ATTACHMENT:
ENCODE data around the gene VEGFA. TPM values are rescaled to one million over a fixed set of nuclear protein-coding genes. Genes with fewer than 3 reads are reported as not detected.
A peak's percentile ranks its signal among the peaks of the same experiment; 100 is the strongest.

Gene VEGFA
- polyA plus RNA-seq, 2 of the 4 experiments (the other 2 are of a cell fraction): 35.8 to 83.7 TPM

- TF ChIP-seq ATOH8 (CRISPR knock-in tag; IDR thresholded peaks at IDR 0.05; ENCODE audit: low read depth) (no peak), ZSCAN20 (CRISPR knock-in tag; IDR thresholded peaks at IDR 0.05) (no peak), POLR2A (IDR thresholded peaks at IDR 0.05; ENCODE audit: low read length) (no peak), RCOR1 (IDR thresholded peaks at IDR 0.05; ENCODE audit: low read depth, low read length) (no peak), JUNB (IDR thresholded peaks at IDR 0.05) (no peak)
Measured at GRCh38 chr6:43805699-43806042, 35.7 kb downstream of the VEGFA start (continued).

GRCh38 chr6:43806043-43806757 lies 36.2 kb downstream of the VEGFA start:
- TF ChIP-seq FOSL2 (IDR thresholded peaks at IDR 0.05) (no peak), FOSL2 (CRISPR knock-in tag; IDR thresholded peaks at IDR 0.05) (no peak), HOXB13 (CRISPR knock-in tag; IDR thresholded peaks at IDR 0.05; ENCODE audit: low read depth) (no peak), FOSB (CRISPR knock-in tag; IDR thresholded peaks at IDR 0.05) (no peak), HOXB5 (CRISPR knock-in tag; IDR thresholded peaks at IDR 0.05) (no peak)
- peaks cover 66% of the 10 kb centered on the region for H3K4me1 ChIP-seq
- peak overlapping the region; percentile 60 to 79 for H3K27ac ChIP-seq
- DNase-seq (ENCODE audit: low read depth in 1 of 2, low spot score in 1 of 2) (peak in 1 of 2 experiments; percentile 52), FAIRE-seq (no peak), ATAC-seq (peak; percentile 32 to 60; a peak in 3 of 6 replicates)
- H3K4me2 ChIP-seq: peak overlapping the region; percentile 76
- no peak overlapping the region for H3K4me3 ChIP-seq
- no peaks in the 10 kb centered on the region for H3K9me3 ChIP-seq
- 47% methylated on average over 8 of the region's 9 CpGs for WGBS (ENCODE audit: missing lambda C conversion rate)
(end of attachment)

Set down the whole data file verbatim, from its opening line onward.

ENCODE data around the gene VEGFA. TPM values are rescaled to one million over a fixed set of nuclear protein-coding genes. Genes with fewer than 3 reads are reported as not detected.
A peak's percentile ranks its signal among the peaks of the same experiment; 100 is the strongest.

Gene VEGFA
- polyA plus RNA-seq, 2 of the 4 experiments (the other 2 are of a cell fraction): 35.8 to 83.7 TPM

- TF ChIP-seq ATOH8 (CRISPR knock-in tag; IDR thresholded peaks at IDR 0.05; ENCODE audit: low read depth) (no peak), ZSCAN20 (CRISPR knock-in tag; IDR thresholded peaks at IDR 0.05) (no peak), POLR2A (IDR thresholded peaks at IDR 0.05; ENCODE audit: low read length) (no peak), RCOR1 (IDR thresholded peaks at IDR 0.05; ENCODE audit: low read depth, low read length) (no peak), JUNB (IDR thresholded peaks at IDR 0.05) (no peak)
Measured at GRCh38 chr6:43805699-43806042, 35.7 kb downstream of the VEGFA start (continued).

GRCh38 chr6:43806043-43806757 lies 36.2 kb downstream of the VEGFA start:
- TF ChIP-seq FOSL2 (IDR thresholded peaks at IDR 0.05) (no peak), FOSL2 (CRISPR knock-in tag; IDR thresholded peaks at IDR 0.05) (no peak), HOXB13 (CRISPR knock-in tag; IDR thresholded peaks at IDR 0.05; ENCODE audit: low read depth) (no peak), FOSB (CRISPR knock-in tag; IDR thresholded peaks at IDR 0.05) (no peak), HOXB5 (CRISPR knock-in tag; IDR thresholded peaks at IDR 0.05) (no peak)
- peaks cover 66% of the 10 kb centered on the region for H3K4me1 ChIP-seq
- peak overlapping the region; percentile 60 to 79 for H3K27ac ChIP-seq
- DNase-seq (ENCODE audit: low read depth in 1 of 2, low spot score in 1 of 2) (peak in 1 of 2 experiments; percentile 52), FAIRE-seq (no peak), ATAC-seq (peak; percentile 32 to 60; a peak in 3 of 6 replicates)
- H3K4me2 ChIP-seq: peak overlapping the region; percentile 76
- no peak overlapping the region for H3K4me3 ChIP-seq
- no peaks in the 10 kb centered on the region for H3K9me3 ChIP-seq
- 47% methylated on average over 8 of the region's 9 CpGs for WGBS (ENCODE audit: missing lambda C conversion rate)